Thousands of Scouts celebrate war hero and global humanitarian’s birthday

7 September 2017

At a Scouts Leonard Cheshire 100th birthday party

Thousands of Scouts across the UK are raising awareness and taking action to improve the lives of disabled people, with parties and quizzes to mark war hero and global humanitarian Group Captain Leonard Cheshire’s 100th birthday this month.

The Scouts’ celebrations sit alongside a range of activities from the charity Leonard Cheshire Disability to honour the impact its founder, who would have been 100 on Thursday 7 September, made on the lives of disabled people during his lifetime.

The Scouts are in partnership with Leonard Cheshire Disability through the ‘A Million Hands’ initiative. Through the initiative The Scout Association is mobilising half a million people to make positive change in communities across the UK. Leonard Cheshire Disability provides resources and activities for Scout groups to learn about disability and also invites them to visit its care services.

One of the Scouts involved in a Leonard Cheshire 100th birthday party in County Durham, Alexis, said:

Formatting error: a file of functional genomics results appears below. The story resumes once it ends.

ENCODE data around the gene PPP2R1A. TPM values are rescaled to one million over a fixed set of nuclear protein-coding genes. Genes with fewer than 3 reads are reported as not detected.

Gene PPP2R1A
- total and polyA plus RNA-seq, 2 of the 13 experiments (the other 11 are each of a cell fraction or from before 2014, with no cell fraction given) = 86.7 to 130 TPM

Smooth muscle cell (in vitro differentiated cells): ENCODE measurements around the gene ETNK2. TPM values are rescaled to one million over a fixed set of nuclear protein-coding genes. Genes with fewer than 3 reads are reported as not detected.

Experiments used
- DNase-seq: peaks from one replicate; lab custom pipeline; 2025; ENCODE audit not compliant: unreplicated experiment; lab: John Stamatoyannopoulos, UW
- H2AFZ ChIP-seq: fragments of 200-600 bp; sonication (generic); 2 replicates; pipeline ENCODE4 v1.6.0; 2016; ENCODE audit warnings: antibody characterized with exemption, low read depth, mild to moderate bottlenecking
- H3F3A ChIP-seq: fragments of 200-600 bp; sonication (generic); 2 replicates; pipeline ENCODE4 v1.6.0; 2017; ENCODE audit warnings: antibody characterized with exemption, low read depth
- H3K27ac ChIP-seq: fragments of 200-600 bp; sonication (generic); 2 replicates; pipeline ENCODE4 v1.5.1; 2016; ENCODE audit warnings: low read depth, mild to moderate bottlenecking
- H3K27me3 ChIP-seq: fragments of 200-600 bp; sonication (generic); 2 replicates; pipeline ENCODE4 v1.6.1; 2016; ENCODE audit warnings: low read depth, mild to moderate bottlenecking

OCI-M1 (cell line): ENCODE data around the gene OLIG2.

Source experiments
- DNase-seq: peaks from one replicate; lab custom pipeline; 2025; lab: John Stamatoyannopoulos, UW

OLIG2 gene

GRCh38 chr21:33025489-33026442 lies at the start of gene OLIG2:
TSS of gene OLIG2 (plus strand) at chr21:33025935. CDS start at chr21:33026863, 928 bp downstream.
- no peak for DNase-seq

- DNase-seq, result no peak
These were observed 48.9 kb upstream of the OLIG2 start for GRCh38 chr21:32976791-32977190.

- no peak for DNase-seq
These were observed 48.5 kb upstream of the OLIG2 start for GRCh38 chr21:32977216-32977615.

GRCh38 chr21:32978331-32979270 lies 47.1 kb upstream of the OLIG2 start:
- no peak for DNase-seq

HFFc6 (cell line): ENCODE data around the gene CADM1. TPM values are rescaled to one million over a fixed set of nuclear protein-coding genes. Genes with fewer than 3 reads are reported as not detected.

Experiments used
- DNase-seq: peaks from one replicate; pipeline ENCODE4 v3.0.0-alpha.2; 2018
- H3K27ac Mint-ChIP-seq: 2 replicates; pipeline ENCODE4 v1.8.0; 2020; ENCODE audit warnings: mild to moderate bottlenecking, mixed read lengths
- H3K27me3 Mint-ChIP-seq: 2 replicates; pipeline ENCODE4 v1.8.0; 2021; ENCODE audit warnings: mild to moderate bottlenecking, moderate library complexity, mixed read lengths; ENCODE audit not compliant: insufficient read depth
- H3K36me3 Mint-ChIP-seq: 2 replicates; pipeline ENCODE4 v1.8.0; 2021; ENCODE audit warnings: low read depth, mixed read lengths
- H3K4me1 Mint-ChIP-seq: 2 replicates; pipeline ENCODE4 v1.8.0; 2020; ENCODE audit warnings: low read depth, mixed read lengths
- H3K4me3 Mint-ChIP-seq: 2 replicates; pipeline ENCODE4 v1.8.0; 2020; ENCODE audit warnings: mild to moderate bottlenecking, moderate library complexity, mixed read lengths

'Our visit to a Leonard Cheshire care home was eventful and we met many people there who had disabilities. I didn’t think they were different because they’re not- they’re like us. It was great to share skills and make new friends.'

Fellow Scout Sophie Britton said:

'We enjoyed meeting the residents and helping them learn new skills. We enjoyed playing the games with them and look forward to meeting with them again.'

Scout leader Ian Milburn from County Durham said:

'Over the last year we have held disability awareness sessions and we have had visits to a nearby Leonard Cheshire service to interact with the residents it amazing to see the impact we can have in our community.'

At his and many other groups across the UK this month, Scouts will use the Leonard Cheshire quiz and party packs to learn about the history of Leonard Cheshire and the work his charity does today.

Leonard Cheshire Disability’s Jocelyn Cole, who manages the charity’s partnership with the Scouts said:

'The parties and quizzes are designed to be fun, but also to help Scouts to learn and challenge preconceptions about disabled people. Many groups will go on to take action in their community to improve the lives of disabled people.'

Some groups also chose to raise money for the charity at their parties, supporting the vital services Leonard Cheshire Disability provides.

Group Captain Leonard Cheshire sadly passed away in 1992 after almost half a century of humanitarian work supporting disabled people around the world.

Continuing his legacy, the charity currently runs care services globally, and also has specific projects to widen education and employment opportunities for disabled people.


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